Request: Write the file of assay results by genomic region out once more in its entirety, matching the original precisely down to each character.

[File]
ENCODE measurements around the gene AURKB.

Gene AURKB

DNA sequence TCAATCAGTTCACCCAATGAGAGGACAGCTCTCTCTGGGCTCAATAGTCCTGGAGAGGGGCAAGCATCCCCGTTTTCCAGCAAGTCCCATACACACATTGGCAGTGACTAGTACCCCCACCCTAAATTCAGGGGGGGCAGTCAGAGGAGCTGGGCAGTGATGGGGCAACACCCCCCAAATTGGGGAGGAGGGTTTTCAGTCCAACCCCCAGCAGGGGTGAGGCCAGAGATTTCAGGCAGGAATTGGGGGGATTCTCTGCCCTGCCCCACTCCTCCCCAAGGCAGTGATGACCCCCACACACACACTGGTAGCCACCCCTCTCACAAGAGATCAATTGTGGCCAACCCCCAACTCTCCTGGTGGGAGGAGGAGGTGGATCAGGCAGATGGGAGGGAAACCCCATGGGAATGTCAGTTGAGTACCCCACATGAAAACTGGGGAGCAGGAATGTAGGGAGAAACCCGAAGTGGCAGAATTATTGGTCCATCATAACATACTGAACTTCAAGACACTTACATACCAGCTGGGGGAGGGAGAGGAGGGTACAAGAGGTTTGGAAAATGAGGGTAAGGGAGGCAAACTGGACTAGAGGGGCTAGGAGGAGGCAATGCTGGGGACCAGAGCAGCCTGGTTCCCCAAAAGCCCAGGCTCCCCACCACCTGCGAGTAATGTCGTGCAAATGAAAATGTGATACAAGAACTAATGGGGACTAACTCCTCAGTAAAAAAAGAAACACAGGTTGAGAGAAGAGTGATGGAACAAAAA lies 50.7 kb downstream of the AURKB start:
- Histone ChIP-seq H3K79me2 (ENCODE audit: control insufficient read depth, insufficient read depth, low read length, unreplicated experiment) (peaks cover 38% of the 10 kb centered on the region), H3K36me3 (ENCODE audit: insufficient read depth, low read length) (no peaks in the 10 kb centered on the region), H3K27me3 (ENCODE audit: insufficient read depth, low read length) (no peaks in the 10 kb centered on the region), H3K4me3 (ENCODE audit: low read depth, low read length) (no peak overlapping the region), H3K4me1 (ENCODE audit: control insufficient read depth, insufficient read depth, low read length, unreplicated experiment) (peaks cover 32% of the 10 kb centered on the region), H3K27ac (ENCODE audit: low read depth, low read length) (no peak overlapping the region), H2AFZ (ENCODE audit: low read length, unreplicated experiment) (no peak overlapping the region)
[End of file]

ENCODE measurements around the gene AURKB.

Gene AURKB

DNA sequence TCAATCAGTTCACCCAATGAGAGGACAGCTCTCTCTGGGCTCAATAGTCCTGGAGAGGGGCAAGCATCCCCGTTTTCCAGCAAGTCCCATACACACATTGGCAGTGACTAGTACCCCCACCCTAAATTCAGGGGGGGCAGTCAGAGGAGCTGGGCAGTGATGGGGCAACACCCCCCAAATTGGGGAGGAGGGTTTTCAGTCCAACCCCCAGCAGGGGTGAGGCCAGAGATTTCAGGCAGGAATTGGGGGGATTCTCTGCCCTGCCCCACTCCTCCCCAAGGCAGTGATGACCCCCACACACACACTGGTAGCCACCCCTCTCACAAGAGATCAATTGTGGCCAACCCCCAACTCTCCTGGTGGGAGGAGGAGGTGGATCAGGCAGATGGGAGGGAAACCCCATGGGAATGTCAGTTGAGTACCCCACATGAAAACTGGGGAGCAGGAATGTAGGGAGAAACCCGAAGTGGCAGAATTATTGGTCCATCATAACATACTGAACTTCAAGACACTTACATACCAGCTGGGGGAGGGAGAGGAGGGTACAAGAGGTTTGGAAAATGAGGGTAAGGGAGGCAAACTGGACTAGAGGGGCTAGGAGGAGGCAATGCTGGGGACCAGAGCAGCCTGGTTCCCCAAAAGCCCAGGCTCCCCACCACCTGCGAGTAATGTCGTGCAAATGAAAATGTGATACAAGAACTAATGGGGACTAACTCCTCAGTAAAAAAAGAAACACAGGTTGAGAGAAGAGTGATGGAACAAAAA lies 50.7 kb downstream of the AURKB start:
- Histone ChIP-seq H3K79me2 (ENCODE audit: control insufficient read depth, insufficient read depth, low read length, unreplicated experiment) (peaks cover 38% of the 10 kb centered on the region), H3K36me3 (ENCODE audit: insufficient read depth, low read length) (no peaks in the 10 kb centered on the region), H3K27me3 (ENCODE audit: insufficient read depth, low read length) (no peaks in the 10 kb centered on the region), H3K4me3 (ENCODE audit: low read depth, low read length) (no peak overlapping the region), H3K4me1 (ENCODE audit: control insufficient read depth, insufficient read depth, low read length, unreplicated experiment) (peaks cover 32% of the 10 kb centered on the region), H3K27ac (ENCODE audit: low read depth, low read length) (no peak overlapping the region), H2AFZ (ENCODE audit: low read length, unreplicated experiment) (no peak overlapping the region)